“In phase one of the 2020 presidential campaign, Warren’s team largely achieved what it set out to do: a slow and steady rise to frontrunner status… Rather than running on a core message about electability and beating Trump, Warren’s campaign has been characterized by its relentless dedication to rooting out corruption in Washington, DC… Warren doesn’t have the same immediate pressure as Biden on the Trump and Ukraine scandal. Nonetheless, it gives her another opening to hammer her message of anti-corruption, especially with the current administration embodying much of what she opposes.”
Ella Nilsen, Vox

“The thinking behind Warren’s tax on lobbying expenditures is slightly different ― maybe even opposed to ― the restrictions on lobbying usually considered by Congress. It can be argued that some of these restrictions have simply had the effect of making lobbying less transparent ― as more people involved in the influence industry find loopholes to evade registering as lobbyists. The tax, however, is simply a mechanism to deter excessive lobbying ― or at least impose a cost on it.”
Paul Blumenthal, Huffington Post

Dated But Relevant: “Critics of the Massachusetts senator's DNA gaffe remain unsatisfied with her response—and the establishment media has no idea how to handle it…

“Reality is such that Warren can’t come out and call her grandparents liars and profess the fact that she’s white and knows she always has been, both because that would be harmful to her campaign—which has gained a tremendous amount of steam over the past six months—and because nobody, politician or not, is going to publicly, posthumously, call out their grandparents… But, to her critics’ point, all her apologies thus far have felt either overly calculated or forced upon her, to a degree that undermines the genuine nature she typically exudes… For me, it has not been difficult to admit that Warren is among the best available options for Indian Country and also simultaneously believe she still has some making up to do.”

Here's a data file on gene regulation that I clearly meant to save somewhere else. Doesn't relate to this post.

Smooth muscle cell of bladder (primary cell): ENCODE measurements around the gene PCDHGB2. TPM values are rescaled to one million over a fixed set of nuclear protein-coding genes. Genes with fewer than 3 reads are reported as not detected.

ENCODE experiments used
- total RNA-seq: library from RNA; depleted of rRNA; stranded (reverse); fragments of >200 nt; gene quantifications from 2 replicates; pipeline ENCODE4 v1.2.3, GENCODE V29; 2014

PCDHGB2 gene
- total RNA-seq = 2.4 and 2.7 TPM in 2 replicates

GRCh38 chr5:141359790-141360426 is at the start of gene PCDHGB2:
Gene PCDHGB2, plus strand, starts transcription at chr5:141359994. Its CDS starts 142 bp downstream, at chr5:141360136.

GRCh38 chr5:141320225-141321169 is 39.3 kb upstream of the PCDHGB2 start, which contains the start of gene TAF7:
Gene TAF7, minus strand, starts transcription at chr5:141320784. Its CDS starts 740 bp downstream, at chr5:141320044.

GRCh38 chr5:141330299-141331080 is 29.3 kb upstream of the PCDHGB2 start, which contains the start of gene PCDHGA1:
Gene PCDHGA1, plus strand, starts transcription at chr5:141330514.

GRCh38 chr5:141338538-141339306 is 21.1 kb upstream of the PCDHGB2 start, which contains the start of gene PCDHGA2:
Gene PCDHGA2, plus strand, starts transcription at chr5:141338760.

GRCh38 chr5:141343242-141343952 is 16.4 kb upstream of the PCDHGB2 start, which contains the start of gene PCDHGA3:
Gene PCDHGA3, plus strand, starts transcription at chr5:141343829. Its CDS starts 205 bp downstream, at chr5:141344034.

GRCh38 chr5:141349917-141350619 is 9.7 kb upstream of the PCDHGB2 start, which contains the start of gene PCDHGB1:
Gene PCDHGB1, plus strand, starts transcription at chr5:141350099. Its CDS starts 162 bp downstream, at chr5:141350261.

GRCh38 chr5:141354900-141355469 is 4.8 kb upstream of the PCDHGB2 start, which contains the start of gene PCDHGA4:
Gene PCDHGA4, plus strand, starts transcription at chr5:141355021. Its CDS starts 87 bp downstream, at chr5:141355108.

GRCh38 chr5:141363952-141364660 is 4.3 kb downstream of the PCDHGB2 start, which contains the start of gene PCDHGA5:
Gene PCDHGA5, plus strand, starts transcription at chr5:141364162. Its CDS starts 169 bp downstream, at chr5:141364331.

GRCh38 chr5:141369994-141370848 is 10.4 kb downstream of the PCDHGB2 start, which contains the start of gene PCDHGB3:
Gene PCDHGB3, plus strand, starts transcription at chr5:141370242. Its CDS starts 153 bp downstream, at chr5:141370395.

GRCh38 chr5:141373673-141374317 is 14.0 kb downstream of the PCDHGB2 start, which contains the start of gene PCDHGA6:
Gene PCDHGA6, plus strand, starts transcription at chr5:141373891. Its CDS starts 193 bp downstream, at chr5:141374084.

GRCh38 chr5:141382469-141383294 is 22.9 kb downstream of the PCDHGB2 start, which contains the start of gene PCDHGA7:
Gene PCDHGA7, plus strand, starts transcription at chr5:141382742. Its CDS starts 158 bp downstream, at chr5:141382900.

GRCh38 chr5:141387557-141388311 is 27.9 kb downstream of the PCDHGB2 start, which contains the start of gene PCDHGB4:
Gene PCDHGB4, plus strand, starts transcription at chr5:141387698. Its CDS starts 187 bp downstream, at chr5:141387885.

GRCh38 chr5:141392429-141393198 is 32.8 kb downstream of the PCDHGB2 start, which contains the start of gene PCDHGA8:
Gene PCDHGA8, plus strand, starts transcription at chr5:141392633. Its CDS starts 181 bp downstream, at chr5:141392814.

Nick Martin, New Republic

From the Right

The right is critical of Warren’s policy proposals, arguing that they would be harmful or unconstitutional.

The right is critical of Warren’s policy proposals, arguing that they would be harmful or unconstitutional.

“Elizabeth Warren might be rising in the primary polls, but there’s one group of Democratic voters who view her nomination as a worst-case result: Wall Street Democrats… For one thing, Warren has pushed for an unprecedented (and likely unconstitutional) wealth tax — that is, a tax on net worth, not income. Wealth taxes’ widespread record of failure in European countries where they were implemented apparently of no concern to the senator, who is too busy pandering to the far left… she’s literally boasting about how much business fears her presidency. That’s right, she’s proud of the threat her campaign poses to the economy… it’s only common sense that Warren’s radical anti-capitalist plans would prove a bridge too far for even Democrats in the business industry.”
Brad Polumbo, Washington Examiner

“Portraying herself as Wall Streets’ boogeyman will certainly appeal to a certain segment of the Democratic Party. The problem with this is that campaigns do run on money and not just presidential campaigns. The DNC has been struggling to raise cash for months. While the RNC raised more than $20 million in June and again in July, the DNC raised just over $16 million in those two months combined. In August, the RNC set a fundraising record for this year bringing in $23.5 million while the DNC raised just under $8 million (and the DNC spent more than it raised last month). Selecting Warren as the nominee may present a real challenge to turning those numbers around.”
John Sexton, Hot Air

“Senator Warren has made a crusade of interfering with the business of payday lending, a high-risk, high-interest portion of the consumer-credit game in which borrowers with few or no alternatives take out unsecured short-term loans intended to tide them over until the next payday… It looks like a terrible arrangement, until you ask the always-relevant question: Compared with what?People do not turn to payday lenders because they temporarily misplaced their American Express Platinum cards. Borrowers turn to payday lenders because those are, as the borrowers calculate, their best alternative — maybe their best bad alternative, but their best alternative nonetheless